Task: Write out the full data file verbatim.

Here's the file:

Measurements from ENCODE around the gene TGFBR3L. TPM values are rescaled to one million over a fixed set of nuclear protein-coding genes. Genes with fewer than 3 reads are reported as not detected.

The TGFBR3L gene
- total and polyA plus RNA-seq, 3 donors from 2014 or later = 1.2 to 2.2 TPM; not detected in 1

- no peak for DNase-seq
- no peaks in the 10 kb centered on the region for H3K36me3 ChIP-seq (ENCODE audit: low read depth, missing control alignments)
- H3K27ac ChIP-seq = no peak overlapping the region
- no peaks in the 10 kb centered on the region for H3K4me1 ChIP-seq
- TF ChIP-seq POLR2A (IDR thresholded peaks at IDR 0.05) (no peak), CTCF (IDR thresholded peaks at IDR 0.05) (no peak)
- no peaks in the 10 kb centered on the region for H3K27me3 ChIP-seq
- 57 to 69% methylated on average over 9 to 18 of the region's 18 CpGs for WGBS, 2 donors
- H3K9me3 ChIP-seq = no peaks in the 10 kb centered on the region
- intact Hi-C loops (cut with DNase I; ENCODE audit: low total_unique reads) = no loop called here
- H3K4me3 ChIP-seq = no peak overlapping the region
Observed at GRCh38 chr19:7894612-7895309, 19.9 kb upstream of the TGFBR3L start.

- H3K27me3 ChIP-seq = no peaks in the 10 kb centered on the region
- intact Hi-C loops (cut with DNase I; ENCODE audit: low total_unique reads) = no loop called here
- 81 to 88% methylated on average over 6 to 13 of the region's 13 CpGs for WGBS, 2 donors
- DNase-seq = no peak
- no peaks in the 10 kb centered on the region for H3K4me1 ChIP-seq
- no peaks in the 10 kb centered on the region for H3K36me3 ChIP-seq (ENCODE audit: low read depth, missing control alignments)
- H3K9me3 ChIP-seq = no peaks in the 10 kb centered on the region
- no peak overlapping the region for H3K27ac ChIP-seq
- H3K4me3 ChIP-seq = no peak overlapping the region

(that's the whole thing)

Measurements from ENCODE around the gene TGFBR3L. TPM values are rescaled to one million over a fixed set of nuclear protein-coding genes. Genes with fewer than 3 reads are reported as not detected.

The TGFBR3L gene
- total and polyA plus RNA-seq, 3 donors from 2014 or later = 1.2 to 2.2 TPM; not detected in 1

- no peak for DNase-seq
- no peaks in the 10 kb centered on the region for H3K36me3 ChIP-seq (ENCODE audit: low read depth, missing control alignments)
- H3K27ac ChIP-seq = no peak overlapping the region
- no peaks in the 10 kb centered on the region for H3K4me1 ChIP-seq
- TF ChIP-seq POLR2A (IDR thresholded peaks at IDR 0.05) (no peak), CTCF (IDR thresholded peaks at IDR 0.05) (no peak)
- no peaks in the 10 kb centered on the region for H3K27me3 ChIP-seq
- 57 to 69% methylated on average over 9 to 18 of the region's 18 CpGs for WGBS, 2 donors
- H3K9me3 ChIP-seq = no peaks in the 10 kb centered on the region
- intact Hi-C loops (cut with DNase I; ENCODE audit: low total_unique reads) = no loop called here
- H3K4me3 ChIP-seq = no peak overlapping the region
Observed at GRCh38 chr19:7894612-7895309, 19.9 kb upstream of the TGFBR3L start.

- H3K27me3 ChIP-seq = no peaks in the 10 kb centered on the region
- intact Hi-C loops (cut with DNase I; ENCODE audit: low total_unique reads) = no loop called here
- 81 to 88% methylated on average over 6 to 13 of the region's 13 CpGs for WGBS, 2 donors
- DNase-seq = no peak
- no peaks in the 10 kb centered on the region for H3K4me1 ChIP-seq
- no peaks in the 10 kb centered on the region for H3K36me3 ChIP-seq (ENCODE audit: low read depth, missing control alignments)
- H3K9me3 ChIP-seq = no peaks in the 10 kb centered on the region
- no peak overlapping the region for H3K27ac ChIP-seq
- H3K4me3 ChIP-seq = no peak overlapping the region